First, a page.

Mass supervision, misrecognition and the ‘Malopticon’

McNeill, F. (2019) Mass supervision, misrecognition and the ‘Malopticon’. Punishment and Society, 21(2), pp. 207-230. (doi:10.1177/1462474518755137)

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Abstract

This paper aims to contribute to debates about ‘mass supervision’ by exploring its penal character as a lived experience. It begins with a review of recent studies that have used ethnographic methods to explore how supervision is experienced before describing the two projects (‘Supervisible’ and ‘Mass Supervision: Seen and Heard’) on which the paper draws, explaining these as an attempt to generate a ‘counter-visual criminology’ of mass supervision. I then describe two encounters with ‘Teejay’; encounters in which we explored his experiences of supervision firstly through photography and then through song-writing. Both media are presented alongside Teejay’s commentary on what he sought to convey, inviting the reader to engage with and interpret the pictures and song. In the concluding discussion, I offer my own analysis, arguing that Teejay’s representations suggest a need to recognize mass supervision as ‘Maloptical’ as much as ‘Panoptical’. Through the ‘Malopticon’, the penal subject is seen badly, is seen as bad and is projected and represented as bad. Experiences of misrecognition and misrepresentation constitute significant yet poorly understood pains of supervisory punishment. The paper concludes by suggesting several ways in which a counter-visual criminology might follow Teejay’s lead in exposing and challenging of mass supervision.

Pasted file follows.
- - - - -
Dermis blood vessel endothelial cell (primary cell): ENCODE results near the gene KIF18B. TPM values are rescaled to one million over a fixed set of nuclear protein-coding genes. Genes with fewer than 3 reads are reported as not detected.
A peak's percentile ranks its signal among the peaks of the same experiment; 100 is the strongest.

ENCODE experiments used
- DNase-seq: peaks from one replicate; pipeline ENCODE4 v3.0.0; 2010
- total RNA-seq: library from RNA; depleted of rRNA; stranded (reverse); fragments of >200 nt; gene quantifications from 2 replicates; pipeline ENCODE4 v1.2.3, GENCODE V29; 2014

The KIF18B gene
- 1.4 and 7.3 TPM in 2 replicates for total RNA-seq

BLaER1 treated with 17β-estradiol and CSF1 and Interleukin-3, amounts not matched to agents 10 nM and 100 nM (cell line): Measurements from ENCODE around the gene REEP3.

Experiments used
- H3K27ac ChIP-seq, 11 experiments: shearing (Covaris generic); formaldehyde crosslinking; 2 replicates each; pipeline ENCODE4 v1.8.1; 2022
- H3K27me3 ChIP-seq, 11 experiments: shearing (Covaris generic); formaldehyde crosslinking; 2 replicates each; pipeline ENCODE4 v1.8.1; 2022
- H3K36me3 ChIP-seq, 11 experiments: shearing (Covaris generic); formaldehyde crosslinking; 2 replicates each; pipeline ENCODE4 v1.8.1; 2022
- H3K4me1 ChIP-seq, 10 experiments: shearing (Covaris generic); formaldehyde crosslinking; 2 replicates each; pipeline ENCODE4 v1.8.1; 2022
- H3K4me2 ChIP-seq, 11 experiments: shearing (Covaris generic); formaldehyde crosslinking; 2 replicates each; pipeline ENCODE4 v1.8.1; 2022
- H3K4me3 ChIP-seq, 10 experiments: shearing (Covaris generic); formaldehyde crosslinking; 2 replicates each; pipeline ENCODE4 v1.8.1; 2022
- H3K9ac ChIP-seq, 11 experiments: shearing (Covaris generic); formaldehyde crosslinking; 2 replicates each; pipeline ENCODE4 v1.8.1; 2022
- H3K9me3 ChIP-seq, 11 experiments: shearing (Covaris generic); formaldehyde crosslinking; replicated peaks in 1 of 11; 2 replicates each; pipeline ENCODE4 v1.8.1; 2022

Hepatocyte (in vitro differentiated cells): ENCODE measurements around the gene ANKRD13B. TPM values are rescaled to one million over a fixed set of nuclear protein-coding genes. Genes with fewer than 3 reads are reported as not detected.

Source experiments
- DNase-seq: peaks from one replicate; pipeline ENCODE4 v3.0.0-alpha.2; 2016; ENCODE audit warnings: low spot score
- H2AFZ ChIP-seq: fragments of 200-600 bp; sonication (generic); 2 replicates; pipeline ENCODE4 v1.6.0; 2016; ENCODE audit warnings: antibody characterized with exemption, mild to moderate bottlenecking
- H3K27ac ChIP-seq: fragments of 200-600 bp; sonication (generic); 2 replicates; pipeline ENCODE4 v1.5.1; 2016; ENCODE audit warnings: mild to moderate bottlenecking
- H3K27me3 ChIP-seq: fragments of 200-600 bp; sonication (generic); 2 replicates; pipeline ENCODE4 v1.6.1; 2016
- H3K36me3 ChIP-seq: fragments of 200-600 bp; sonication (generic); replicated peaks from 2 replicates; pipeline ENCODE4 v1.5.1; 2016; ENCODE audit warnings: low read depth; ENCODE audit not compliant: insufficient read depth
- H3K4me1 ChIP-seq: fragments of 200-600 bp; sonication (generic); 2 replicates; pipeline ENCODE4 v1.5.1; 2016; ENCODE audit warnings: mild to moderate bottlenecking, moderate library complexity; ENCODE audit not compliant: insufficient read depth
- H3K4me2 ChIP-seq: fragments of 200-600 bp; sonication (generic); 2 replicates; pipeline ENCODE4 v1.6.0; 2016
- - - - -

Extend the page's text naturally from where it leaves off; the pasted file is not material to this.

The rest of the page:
Item Type:Articles
Status:Published
Refereed:Yes
Glasgow Author(s) Enlighten ID:McNeill, Professor Fergus
Authors: McNeill, F.
College/School:College of Social Sciences > School of Social and Political Sciences > Sociology Anthropology and Applied Social Sciences
Journal Name:Punishment and Society
Publisher:SAGE Publications
ISSN:1462-4745
ISSN (Online):1741-3095
Published Online:29 January 2018
Copyright Holders:Copyright © 2018 The Author
First Published:First published in Punishment and Society 21(2): 207-230
Publisher Policy:Reproduced in accordance with the copyright policy of the publisher

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